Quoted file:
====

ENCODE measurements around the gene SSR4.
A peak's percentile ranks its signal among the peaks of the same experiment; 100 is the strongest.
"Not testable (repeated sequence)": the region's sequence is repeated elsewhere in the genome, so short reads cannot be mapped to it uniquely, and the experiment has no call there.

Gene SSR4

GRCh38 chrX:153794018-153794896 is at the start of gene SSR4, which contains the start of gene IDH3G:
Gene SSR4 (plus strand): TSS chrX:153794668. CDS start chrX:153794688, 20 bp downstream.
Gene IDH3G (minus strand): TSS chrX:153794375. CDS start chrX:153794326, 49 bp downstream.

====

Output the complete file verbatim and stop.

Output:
ENCODE measurements around the gene SSR4.
A peak's percentile ranks its signal among the peaks of the same experiment; 100 is the strongest.
"Not testable (repeated sequence)": the region's sequence is repeated elsewhere in the genome, so short reads cannot be mapped to it uniquely, and the experiment has no call there.

Gene SSR4

GRCh38 chrX:153794018-153794896 is at the start of gene SSR4, which contains the start of gene IDH3G:
Gene SSR4 (plus strand): TSS chrX:153794668. CDS start chrX:153794688, 20 bp downstream.
Gene IDH3G (minus strand): TSS chrX:153794375. CDS start chrX:153794326, 49 bp downstream.